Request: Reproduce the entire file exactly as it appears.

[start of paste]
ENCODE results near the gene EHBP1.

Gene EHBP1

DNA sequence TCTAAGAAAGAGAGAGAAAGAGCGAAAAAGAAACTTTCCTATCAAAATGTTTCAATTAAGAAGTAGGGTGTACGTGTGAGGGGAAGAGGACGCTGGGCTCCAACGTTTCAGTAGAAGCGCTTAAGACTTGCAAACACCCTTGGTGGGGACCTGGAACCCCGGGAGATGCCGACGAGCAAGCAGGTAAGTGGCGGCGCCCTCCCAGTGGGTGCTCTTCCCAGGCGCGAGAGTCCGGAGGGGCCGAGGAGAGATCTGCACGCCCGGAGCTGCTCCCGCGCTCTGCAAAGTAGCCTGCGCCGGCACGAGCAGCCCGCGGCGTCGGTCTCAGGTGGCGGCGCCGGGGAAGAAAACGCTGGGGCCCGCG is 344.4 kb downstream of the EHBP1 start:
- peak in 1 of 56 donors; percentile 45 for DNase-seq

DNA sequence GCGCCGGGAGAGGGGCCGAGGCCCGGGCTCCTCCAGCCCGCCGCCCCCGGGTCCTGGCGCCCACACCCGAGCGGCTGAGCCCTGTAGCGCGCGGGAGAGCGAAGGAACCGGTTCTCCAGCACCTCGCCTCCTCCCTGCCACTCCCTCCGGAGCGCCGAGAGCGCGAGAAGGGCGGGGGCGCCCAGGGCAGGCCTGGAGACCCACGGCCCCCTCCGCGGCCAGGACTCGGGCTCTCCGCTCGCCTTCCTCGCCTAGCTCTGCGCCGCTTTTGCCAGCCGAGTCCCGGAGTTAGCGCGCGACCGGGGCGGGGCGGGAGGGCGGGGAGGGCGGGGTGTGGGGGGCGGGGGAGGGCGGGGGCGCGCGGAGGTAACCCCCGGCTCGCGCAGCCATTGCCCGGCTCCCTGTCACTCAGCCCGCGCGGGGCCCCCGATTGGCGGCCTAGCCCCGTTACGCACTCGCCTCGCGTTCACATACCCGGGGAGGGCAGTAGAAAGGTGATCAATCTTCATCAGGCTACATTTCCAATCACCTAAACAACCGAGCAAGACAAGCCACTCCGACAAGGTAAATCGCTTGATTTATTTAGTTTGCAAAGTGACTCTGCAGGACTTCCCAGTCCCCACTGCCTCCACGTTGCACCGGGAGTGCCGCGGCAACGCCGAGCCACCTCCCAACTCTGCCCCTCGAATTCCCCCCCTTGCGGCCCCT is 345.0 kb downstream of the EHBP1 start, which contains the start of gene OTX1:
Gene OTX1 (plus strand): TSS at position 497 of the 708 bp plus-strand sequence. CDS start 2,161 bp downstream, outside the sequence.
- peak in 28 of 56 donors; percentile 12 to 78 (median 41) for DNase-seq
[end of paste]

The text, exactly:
ENCODE results near the gene EHBP1.

Gene EHBP1

DNA sequence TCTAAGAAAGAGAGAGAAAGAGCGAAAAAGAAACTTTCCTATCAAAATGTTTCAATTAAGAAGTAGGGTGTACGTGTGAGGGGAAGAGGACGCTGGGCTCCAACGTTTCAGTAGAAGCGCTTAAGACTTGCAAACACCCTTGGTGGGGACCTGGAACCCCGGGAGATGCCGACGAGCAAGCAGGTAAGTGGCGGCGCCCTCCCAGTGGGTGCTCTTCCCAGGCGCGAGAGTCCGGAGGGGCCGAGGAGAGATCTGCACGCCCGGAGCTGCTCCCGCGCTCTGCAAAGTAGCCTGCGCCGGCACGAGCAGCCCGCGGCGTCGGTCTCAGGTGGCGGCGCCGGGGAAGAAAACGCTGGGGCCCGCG is 344.4 kb downstream of the EHBP1 start:
- peak in 1 of 56 donors; percentile 45 for DNase-seq

DNA sequence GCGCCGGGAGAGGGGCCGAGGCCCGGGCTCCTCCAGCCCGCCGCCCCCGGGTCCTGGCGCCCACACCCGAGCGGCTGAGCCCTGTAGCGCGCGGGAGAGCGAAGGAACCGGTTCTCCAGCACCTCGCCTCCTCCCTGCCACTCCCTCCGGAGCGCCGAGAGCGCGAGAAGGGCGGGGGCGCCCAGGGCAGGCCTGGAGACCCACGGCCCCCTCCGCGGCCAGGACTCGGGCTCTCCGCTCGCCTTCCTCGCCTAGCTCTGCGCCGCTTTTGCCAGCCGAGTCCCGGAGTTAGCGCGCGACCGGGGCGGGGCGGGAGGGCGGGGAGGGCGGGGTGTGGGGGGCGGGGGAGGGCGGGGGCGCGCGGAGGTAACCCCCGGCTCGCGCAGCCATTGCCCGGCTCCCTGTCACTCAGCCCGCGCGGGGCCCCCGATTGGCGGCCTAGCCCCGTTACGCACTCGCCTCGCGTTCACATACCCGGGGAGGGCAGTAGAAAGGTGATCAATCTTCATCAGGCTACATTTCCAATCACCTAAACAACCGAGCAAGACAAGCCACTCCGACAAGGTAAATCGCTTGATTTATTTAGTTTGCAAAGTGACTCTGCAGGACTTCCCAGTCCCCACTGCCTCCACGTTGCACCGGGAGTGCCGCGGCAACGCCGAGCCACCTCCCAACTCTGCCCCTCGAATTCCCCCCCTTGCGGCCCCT is 345.0 kb downstream of the EHBP1 start, which contains the start of gene OTX1:
Gene OTX1 (plus strand): TSS at position 497 of the 708 bp plus-strand sequence. CDS start 2,161 bp downstream, outside the sequence.
- peak in 28 of 56 donors; percentile 12 to 78 (median 41) for DNase-seq